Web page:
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Trading Recap

Breaking Down My 65%+ Swing Trade

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Written by Timothy Sykes
Updated 6/27/2022 5 min read

I’m super excited…

After weeks of waiting, penny stocks are on fire!

This past weekend, I grabbed a swing trade that netted me over $3,870 IN PROFITS.

Check out all my trades at profit.ly

I was so pumped I got up at 5:00 a.m. to film a recap for my students.

What I loved about this setup was how simple and straightforward it was.

Normally, I’d reserve this kind of content for my paid members.

But I’m going to give you a sneak peek behind the curtains.

Because once you know what to look for, you’ll be able to spot stocks with massive potential.

The Setup

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This trade relied on two components: news and price action.

Last week’s Supreme Court decision to overturn Roe v. Wade sent ripples through markets.

Our Breaking News Team was all over the story, hitting members with headlines on stocks tied to the story…

One of which is Evofem Biosciences Inc. (NASDAQ: EVFM).

The company provides hormone-free contraceptives and STI prevention.

This stock caught my eye because of Friday’s price action.

Even in this one-minute chart, you can see shares rise on volume that is substantially higher than the previous day.

In fact, if you look at the daily chart for the stock, the volume stands out even more.

A great way to search for stocks like these is with a scanner or stock screener.

In our StocksToTrade platform, I use the screener to look for stocks with volume well above its average.

Plus, I can also narrow down my search by the float and other items.

My thesis for the trade was simple. I expected folks to read more and more about the fallout from the court’s decision over the weekend.

Ideally, they would start moving money early Monday.


Going back to the one-minute chart, I was looking for support around $0.37-$0.38.

You can see in the chart how shares used that as a pivot, initially finding resistance there on the way up, and then using it as support on the way down.

Now, I wasn’t happy to see the stock slide as it moved into the close. That isn’t the type of price action I like to see.

But, given the type of trade this was, I knew that I needed to give it a little more slack than I typically do.

However, I also sized my trade accordingly.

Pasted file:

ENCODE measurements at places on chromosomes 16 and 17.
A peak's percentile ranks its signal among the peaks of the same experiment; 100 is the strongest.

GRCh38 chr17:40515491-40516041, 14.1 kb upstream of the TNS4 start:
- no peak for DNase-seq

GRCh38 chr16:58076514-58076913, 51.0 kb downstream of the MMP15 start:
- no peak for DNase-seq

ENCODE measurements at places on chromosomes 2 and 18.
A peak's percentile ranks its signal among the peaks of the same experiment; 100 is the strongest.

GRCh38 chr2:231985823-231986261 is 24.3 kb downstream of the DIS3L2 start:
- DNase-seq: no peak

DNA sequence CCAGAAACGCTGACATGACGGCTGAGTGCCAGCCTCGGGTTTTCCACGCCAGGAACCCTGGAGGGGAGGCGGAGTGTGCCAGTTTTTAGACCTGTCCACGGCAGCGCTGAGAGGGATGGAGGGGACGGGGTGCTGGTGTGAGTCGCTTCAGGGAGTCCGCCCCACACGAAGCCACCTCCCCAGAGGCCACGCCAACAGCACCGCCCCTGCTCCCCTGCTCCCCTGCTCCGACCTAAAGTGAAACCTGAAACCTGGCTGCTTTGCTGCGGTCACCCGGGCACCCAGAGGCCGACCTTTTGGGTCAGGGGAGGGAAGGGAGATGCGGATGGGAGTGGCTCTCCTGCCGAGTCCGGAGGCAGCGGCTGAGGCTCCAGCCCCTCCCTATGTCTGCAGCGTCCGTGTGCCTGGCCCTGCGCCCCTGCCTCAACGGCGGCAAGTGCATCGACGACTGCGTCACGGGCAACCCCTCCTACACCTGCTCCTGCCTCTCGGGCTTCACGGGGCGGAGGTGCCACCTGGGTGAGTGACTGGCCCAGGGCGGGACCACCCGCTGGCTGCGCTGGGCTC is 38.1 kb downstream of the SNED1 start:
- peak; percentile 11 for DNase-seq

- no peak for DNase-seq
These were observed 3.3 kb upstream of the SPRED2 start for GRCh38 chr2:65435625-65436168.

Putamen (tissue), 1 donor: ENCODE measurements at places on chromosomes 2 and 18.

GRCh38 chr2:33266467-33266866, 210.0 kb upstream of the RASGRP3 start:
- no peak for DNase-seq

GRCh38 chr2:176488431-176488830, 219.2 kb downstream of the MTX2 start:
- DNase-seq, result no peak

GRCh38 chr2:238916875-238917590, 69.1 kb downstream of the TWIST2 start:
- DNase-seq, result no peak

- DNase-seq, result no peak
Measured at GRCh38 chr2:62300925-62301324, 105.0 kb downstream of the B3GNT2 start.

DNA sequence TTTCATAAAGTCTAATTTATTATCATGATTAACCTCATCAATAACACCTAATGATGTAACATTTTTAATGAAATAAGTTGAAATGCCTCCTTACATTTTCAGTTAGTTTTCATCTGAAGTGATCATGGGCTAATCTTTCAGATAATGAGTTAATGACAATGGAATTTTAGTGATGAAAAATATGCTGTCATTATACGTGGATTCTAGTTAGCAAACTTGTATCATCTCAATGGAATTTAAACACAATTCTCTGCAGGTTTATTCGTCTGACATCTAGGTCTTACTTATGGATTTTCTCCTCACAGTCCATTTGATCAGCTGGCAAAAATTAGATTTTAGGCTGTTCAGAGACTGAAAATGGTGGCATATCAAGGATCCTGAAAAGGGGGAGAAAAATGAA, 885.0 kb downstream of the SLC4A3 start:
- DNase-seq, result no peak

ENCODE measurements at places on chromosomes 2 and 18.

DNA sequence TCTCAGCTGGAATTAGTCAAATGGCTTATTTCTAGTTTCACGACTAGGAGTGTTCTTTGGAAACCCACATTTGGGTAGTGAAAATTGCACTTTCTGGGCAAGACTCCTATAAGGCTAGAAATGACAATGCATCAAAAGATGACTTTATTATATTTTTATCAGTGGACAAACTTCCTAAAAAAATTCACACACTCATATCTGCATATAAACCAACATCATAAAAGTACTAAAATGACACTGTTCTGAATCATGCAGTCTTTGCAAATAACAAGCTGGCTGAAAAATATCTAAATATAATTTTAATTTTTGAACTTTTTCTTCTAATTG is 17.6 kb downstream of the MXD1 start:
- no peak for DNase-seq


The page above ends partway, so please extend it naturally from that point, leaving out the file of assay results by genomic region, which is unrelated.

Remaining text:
In this trade, I bought 15,000 shares at $0.392 for a total position size of $5,880.

For my day trades, I may go with something closer to $10,000.

Swing trades often carry more risk because they can move so much overnight or over the weekend.

I choose how much I want to put into each trade based on the potential range I see as well as where my entry is compared to a stop.

If you go back and look at EVFM over the last few weeks, you’ll notice that it’s been trading around $0.30.

That was the worst case scenario. But I expected that even if the stock flopped, I’d still have a shot at getting out for a loss of just a few pennies.

Yet, the upside potential on this one seemed enormous.

Had I actually held onto shares for a few more hours, I could’ve possibly picked up as much as another $6,000!

Now, I’m perfectly happy with the gains I made.

If I wanted to work for more, I could’ve sold half near the open, set a worst-case stop back at my entry, and tried to scale out of the position if and when it broke higher.

One last thing I want to point out.

I didn’t enter this stock on the highs. I waited until it pulled back into support.

This is a big part of how I manage risk, keeping my losers small and winners large.

Final Thoughts

All any trader needs is a simple setup that combines price action and news.

Don’t focus on trying to catch every single play out there.

Become an expert on just one pattern.

I recommend my Supernova pattern.

This is one of the easiest setups to spot and helped me earn my first $1 million trading.

Plus, it works on any stock from OTC micro-caps to Tesla.

Click here to learn more about my Supernova pattern.


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Author card Timothy Sykes picture

Timothy Sykes

Tim Sykes is a penny stock trader and teacher who became a self-made millionaire by the age of 22 by trading $12,415 of bar mitzvah money. After becoming disenchanted with the hedge fund world, he established the Tim Sykes Trading Challenge to teach aspiring traders how to follow his trading strategies. He’s been featured in a variety of media outlets including CNN, Larry King, Steve Harvey, Forbes, Men’s Journal, and more. He’s also an active philanthropist and environmental activist, a co-founder of Karmagawa, and has donated millions of dollars to charity. Read More